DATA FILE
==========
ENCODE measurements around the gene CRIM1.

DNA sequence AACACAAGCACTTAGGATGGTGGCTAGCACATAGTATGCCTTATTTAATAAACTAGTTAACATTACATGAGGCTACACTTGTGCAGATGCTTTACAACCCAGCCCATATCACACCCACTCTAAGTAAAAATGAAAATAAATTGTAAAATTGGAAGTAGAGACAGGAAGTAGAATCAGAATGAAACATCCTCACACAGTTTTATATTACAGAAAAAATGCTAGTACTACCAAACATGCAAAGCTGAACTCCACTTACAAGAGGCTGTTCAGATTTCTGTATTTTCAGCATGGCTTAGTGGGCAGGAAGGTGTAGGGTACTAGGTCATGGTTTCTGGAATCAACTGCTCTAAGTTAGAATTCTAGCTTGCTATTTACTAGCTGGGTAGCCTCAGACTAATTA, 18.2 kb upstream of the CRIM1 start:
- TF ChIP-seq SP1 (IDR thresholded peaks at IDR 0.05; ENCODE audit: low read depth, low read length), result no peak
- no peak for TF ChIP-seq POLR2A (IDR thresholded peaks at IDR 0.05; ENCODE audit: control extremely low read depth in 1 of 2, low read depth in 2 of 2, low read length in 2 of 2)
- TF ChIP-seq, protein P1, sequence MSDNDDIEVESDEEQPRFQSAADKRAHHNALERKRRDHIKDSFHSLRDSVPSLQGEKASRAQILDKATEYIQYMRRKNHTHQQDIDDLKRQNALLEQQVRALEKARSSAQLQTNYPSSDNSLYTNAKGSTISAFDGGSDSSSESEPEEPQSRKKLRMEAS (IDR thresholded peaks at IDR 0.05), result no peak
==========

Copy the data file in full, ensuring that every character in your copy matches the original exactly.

ENCODE measurements around the gene CRIM1.

DNA sequence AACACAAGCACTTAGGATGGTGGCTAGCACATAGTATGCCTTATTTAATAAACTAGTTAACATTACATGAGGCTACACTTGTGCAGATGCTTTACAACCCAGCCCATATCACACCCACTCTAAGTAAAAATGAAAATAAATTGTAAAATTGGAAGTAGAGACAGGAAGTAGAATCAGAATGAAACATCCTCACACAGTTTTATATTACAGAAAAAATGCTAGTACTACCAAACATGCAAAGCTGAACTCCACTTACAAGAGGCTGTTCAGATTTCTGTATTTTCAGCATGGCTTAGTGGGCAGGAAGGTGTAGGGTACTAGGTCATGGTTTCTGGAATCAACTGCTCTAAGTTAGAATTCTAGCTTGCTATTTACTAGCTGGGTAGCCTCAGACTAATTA, 18.2 kb upstream of the CRIM1 start:
- TF ChIP-seq SP1 (IDR thresholded peaks at IDR 0.05; ENCODE audit: low read depth, low read length), result no peak
- no peak for TF ChIP-seq POLR2A (IDR thresholded peaks at IDR 0.05; ENCODE audit: control extremely low read depth in 1 of 2, low read depth in 2 of 2, low read length in 2 of 2)
- TF ChIP-seq, protein P1, sequence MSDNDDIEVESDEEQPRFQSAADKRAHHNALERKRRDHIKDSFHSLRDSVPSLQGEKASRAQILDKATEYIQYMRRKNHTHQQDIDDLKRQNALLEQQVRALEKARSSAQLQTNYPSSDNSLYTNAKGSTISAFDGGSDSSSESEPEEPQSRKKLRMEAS (IDR thresholded peaks at IDR 0.05), result no peak